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Incoming Hamas chief wants political truce
Updated: 2006-02-27 09:11

GAZA CITY, Gaza Strip - The Palestinians' incoming prime minister said Sunday that Hamas is interested in a long-term truce with Israel but has no intention of seeking a formal peace agreement that would recognize the Jewish state.

A Palestinian woman shoots in the air durimg a rally of Al Aqsa Martyrs' Brigades in the Balata refugee camp the West Bank city of Nablus Sunday Feb 26, 2006. The Palestinians' incoming prime minister, Ismail Haniyeh, on Sunday said Hamas has no intention of seeking a peace agreement with Israel, distancing himself from a published interview in which he said the militant group is ready for a deal with the Jewish state. [AP]

Also on Sunday, Israel's acting foreign minister said Palestinian leader Mahmoud Abbas is "not relevant" because of the election victory by the militant group Hamas.

Israel and the U.S. consider Hamas, winner of January's Palestinian elections, a terror group. Hamas does not recognize the existence of a Jewish state in the Middle East and has sent dozens of suicide bombers into Israel, killing hundreds.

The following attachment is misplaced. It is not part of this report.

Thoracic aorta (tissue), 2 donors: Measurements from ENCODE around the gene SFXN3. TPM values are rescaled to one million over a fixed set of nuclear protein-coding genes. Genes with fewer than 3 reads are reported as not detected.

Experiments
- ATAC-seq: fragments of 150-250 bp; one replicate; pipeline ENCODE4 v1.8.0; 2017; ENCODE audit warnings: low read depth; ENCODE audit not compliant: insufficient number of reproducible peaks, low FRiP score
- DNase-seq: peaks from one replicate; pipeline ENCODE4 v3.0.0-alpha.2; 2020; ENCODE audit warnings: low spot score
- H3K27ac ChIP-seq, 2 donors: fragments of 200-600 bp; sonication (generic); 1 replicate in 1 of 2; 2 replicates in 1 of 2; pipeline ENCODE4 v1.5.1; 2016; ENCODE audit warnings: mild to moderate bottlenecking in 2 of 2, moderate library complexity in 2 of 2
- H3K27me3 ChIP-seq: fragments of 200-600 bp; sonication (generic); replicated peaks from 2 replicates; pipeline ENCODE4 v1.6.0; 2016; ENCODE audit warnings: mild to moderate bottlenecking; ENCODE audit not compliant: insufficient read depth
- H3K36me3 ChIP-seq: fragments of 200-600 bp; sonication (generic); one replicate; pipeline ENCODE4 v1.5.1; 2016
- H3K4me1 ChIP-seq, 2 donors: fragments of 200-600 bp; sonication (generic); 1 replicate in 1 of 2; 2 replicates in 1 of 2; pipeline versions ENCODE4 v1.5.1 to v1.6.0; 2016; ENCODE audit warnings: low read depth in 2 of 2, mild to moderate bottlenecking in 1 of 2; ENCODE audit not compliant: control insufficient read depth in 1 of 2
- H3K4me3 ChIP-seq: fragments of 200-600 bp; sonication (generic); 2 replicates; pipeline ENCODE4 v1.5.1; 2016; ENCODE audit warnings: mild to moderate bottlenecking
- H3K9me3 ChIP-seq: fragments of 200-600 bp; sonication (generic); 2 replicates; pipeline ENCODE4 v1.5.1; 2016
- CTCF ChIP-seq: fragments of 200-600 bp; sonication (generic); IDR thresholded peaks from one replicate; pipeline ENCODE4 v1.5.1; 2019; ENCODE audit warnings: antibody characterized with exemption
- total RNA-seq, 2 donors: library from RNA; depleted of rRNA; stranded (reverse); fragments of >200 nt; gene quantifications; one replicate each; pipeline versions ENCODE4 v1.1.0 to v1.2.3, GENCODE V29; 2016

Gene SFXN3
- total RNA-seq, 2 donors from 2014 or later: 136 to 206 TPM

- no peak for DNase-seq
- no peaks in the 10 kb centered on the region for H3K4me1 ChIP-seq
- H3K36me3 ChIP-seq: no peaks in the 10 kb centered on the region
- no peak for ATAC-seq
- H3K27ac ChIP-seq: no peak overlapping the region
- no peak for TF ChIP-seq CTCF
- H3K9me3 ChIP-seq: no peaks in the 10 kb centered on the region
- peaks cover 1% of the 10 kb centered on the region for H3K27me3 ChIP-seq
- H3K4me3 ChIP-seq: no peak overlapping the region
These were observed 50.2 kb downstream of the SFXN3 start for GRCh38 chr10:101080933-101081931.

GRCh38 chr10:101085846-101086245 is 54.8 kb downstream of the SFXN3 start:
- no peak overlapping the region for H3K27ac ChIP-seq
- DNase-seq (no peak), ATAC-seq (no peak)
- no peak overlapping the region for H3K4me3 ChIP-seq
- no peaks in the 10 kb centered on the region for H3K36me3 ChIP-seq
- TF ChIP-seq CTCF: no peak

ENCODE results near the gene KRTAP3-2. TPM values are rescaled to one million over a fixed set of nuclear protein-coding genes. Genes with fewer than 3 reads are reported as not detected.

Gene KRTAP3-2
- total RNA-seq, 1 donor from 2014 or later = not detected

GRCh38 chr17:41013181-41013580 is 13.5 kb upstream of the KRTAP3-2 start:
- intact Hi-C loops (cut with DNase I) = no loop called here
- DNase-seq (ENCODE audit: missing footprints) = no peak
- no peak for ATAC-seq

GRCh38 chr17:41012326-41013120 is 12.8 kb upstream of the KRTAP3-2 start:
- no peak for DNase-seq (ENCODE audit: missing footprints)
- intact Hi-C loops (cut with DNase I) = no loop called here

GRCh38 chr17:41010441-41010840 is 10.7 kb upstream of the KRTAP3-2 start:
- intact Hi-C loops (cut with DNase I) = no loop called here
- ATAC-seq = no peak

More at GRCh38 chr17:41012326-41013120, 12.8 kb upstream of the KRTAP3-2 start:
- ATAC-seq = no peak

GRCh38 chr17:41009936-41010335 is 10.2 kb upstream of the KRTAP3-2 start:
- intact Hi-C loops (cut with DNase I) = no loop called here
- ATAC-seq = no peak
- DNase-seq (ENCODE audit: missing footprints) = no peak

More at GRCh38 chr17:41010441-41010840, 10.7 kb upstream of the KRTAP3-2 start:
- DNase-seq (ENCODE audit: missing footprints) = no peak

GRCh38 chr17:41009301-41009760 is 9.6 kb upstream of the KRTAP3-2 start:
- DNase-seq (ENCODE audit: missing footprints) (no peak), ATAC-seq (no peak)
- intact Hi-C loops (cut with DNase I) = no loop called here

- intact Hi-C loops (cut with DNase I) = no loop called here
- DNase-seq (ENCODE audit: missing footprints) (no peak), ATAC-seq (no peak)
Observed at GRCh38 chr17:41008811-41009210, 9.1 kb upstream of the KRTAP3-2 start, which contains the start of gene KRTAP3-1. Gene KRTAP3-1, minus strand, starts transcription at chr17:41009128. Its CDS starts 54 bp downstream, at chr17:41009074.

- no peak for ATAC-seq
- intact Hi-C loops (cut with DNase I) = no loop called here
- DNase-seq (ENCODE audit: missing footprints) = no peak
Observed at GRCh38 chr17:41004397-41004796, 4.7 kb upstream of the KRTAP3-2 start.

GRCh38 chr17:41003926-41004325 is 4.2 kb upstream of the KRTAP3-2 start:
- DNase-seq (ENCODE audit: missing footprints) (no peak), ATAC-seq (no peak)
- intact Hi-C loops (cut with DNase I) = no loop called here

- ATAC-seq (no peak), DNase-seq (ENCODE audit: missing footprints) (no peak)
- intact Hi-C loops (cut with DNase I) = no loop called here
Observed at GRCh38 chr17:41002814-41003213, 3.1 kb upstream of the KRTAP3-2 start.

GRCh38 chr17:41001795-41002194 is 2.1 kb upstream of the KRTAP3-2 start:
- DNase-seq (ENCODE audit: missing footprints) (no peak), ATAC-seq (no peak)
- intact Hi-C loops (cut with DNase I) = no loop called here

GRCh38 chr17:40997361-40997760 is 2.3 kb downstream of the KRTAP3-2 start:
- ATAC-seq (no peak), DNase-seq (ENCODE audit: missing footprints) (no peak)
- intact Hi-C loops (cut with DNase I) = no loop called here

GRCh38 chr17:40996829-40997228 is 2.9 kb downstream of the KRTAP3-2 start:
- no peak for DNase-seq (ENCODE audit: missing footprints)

Ismail Haniyeh the incoming Palestinian prime minister on Sunday denied saying Hamas would consider peace with Israel under certain conditions.

Haniyeh was quoted by The Washington Post in its Sunday edition as saying Hamas would establish "peace in stages" if Israel would withdraw to its 1967 boundaries before it captured the West Bank, Gaza Strip and east Jerusalem.

But Haniyeh told reporters that his comments had been misunderstood. He said he was not referring to a peace agreement, only a "political truce." Hamas official Sami Abu Zuhri told The Associated Press that Haniyeh's comments must have been mistranslated.

Haniyeh has demanded that Israel make a full withdrawal from lands captured in the 1967 Mideast war, release Palestinian prisoners and the return of several million Palestinian refugees and their descendants to Israel.

"Then Hamas can grant a long-term truce," Haniyeh said.

Israel has turned down the demands. While accepting the principle of an independent Palestinian state, Israel has said that it has no intention of returning to its prewar borders or accept return of refugees.
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